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[ree-zuh-nuh-buh l, reez-nuh-] /ˈri zə nə bəl, ˈriz nə-/
agreeable to reason or sound judgment; logical:
a reasonable choice for chairman.
not exceeding the limit prescribed by reason; not excessive:
reasonable terms.
moderate, especially in price; not expensive:
The coat was reasonable but not cheap.
endowed with reason.
capable of rational behavior, decision, etc.
Origin of reasonable
1250-1300; Middle English resonable < Middle French raisonnable < Latin ratiōnābilis. See reason, -able
Related forms
reasonableness, reasonability, noun
reasonably, adverb
half-reasonable, adjective
half-reasonably, adverb
nonreasonability, noun
nonreasonable, adjective
nonreasonableness, noun
nonreasonably, adverb
quasi-reasonable, adjective
quasi-reasonably, adverb
Can be confused
rational, reasonable (see synonym study at the current entry)
1. intelligent, judicious, wise, equitable. Reasonable, rational refer to the faculty of reasoning. Rational can refer to the reasoning faculty itself or to something derived from that faculty: rational powers; a rational analysis. It can also mean sane or sensible: She was no longer rational; a rational plan. Reasonable most often means sensible: A reasonable supposition is one which appeals to our common sense. 2. equitable, fair, just. See moderate. Unabridged
Based on the Random House Dictionary, © Random House, Inc. 2015.
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Examples from the Web for reasonable
Contemporary Examples
Historical Examples
  • “Any ship is that—for a reasonable man,” generalised Marlow in a conciliatory tone.

    Chance Joseph Conrad
  • Young women on the eve of a vacation were not usually so reasonable.

    K Mary Roberts Rinehart
  • She looks upon it rather as one of the reasonable conditions of progress.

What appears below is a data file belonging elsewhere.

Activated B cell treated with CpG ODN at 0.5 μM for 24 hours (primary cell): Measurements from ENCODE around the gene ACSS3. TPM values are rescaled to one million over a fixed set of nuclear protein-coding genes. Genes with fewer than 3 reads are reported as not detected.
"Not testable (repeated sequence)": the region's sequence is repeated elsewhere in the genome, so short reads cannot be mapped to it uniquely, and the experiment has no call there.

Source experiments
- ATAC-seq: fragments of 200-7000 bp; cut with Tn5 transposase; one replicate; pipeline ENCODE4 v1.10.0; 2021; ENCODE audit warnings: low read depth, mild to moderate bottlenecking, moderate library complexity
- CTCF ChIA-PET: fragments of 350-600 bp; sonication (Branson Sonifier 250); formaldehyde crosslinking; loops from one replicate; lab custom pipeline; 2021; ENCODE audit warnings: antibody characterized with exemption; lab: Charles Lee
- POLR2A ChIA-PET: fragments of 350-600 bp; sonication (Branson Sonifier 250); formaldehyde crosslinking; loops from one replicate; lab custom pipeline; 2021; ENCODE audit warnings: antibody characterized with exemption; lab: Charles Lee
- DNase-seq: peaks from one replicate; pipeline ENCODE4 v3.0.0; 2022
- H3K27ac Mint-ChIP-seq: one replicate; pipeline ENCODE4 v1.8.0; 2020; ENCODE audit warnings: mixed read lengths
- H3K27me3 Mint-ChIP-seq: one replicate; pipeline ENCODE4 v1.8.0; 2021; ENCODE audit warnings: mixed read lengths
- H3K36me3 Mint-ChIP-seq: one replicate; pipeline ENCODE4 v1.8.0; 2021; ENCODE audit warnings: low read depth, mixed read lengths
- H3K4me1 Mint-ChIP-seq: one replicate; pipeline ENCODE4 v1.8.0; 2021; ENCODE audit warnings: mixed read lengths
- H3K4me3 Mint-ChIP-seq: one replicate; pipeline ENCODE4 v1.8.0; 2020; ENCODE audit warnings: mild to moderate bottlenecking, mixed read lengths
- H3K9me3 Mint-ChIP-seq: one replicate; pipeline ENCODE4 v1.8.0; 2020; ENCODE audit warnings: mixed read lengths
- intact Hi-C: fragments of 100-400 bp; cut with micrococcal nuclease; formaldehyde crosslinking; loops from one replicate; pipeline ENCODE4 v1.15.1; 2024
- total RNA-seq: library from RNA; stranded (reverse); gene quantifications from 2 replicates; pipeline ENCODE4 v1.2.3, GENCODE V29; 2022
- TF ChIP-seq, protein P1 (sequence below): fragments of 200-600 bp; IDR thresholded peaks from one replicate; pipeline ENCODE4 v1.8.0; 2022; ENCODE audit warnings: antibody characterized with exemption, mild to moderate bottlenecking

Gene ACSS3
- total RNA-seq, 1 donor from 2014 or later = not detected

• Good; twenty and thirty sous; I am glad that you are reasonable.

  • There was, he noticed, a reasonable supply, but no heavy stock.

    Sudden Jim Clarence Budington Kelland
British Dictionary definitions for reasonable


showing reason or sound judgment
having the ability to reason
having modest or moderate expectations; not making unfair demands
moderate in price; not expensive
fair; average: reasonable weather
Derived Forms
reasonably, adverb
reasonableness, noun
Collins English Dictionary - Complete & Unabridged 2012 Digital Edition
© William Collins Sons & Co. Ltd. 1979, 1986 © HarperCollins
Publishers 1998, 2000, 2003, 2005, 2006, 2007, 2009, 2012
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Word Origin and History for reasonable

c.1300, "having sound judgment, sane, rational," from Old French raisonable, from Latin rationabilis, from ratio (see reason (n.)).

What the majority of people consider to be 'reasonable' is that about which there is agreement, if not among all, at least among a substantial number of people; 'reasonable' for most people, has nothing to do with reason, but with consensus. [Erich Fromm, "The Heart of Man," 1968]
Meaning "moderate in price" is recorded from 1660s. Related: Reasonably.

Online Etymology Dictionary, © 2010 Douglas Harper
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Idioms and Phrases with reasonable


The American Heritage® Idioms Dictionary
Copyright © 2002, 2001, 1995 by Houghton Mifflin Company. Published by Houghton Mifflin Company.
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